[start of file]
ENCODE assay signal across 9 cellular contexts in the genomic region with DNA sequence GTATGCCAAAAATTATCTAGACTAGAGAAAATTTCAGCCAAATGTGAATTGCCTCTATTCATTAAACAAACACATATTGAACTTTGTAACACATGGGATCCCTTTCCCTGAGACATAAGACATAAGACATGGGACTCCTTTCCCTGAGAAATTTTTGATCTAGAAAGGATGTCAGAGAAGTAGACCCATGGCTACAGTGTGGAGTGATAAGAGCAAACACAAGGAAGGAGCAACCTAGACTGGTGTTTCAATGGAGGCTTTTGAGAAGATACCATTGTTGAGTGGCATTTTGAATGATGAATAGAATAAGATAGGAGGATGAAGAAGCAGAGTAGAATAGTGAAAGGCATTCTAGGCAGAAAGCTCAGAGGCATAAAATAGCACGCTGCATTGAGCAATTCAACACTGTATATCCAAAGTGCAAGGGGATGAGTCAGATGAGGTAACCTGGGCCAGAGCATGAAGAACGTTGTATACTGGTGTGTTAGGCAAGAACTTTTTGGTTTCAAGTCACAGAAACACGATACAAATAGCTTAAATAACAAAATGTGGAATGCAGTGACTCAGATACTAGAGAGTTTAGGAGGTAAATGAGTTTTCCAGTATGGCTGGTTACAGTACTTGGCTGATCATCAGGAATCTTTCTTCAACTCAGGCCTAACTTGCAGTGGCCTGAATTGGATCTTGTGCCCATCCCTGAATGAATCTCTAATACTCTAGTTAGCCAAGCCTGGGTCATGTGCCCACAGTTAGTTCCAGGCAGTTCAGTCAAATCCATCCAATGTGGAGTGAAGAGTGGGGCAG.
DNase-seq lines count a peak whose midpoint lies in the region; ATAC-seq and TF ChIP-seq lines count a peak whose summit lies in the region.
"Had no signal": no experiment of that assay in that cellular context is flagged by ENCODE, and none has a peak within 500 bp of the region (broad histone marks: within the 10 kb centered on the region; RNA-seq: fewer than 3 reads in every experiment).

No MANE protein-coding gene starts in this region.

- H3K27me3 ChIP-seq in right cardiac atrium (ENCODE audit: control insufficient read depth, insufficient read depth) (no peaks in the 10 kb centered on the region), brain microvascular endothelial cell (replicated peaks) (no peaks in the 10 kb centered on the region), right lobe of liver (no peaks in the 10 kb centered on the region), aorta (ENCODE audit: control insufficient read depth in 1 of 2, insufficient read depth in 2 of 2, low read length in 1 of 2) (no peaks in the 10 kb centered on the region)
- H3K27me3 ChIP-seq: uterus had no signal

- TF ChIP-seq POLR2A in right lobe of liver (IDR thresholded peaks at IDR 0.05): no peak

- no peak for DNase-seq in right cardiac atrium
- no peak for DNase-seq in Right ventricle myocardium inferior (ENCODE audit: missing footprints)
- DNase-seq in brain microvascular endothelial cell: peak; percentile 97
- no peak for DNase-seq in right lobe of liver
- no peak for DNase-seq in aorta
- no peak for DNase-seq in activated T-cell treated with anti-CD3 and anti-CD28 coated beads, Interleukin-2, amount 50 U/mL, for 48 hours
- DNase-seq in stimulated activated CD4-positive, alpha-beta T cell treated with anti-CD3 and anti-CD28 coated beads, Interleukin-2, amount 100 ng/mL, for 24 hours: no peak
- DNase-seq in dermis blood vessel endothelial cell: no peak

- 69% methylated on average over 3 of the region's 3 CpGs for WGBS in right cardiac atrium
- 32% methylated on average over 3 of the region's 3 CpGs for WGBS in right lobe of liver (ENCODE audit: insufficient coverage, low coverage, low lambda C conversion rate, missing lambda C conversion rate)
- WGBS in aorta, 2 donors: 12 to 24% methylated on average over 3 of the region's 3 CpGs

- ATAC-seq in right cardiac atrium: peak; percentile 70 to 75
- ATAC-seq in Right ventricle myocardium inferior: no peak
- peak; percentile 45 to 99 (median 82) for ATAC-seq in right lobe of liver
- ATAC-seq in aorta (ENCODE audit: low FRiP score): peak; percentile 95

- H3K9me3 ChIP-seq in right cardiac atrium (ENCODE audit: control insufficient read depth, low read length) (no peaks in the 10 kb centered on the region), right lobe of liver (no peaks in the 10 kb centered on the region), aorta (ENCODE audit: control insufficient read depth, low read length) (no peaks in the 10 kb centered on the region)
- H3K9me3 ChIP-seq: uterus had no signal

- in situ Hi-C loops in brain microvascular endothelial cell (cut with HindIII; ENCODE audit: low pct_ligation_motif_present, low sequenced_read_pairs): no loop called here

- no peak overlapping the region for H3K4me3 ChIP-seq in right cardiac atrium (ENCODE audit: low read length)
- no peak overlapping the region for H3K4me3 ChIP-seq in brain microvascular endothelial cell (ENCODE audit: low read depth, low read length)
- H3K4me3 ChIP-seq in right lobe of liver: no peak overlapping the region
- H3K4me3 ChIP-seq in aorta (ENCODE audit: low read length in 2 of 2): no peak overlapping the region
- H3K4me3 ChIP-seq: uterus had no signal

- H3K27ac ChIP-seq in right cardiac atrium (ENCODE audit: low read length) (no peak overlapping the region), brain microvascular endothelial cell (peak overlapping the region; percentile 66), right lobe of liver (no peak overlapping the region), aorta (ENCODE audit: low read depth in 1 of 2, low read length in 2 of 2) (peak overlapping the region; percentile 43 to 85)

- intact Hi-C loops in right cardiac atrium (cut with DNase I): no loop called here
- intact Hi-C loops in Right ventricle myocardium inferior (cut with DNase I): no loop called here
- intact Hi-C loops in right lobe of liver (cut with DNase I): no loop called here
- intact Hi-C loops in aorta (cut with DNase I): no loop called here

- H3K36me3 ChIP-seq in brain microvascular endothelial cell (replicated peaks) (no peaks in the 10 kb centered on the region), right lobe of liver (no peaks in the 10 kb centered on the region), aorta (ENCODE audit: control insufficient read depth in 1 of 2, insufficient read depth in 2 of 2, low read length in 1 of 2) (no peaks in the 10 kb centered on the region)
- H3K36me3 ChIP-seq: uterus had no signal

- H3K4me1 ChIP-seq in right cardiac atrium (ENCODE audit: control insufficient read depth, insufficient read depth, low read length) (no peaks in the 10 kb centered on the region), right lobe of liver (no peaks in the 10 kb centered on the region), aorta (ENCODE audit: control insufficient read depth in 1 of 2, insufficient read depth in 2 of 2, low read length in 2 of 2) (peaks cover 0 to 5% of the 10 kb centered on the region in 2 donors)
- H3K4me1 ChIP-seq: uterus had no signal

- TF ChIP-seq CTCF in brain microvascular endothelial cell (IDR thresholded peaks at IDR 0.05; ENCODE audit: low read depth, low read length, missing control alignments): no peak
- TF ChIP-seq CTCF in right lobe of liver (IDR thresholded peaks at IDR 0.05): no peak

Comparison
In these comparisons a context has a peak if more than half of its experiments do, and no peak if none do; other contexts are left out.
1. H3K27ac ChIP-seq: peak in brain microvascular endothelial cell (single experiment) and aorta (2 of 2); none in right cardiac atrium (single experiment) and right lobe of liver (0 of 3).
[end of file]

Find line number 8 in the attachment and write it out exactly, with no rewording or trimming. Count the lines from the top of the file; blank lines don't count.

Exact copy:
- no peak for DNase-seq in right cardiac atrium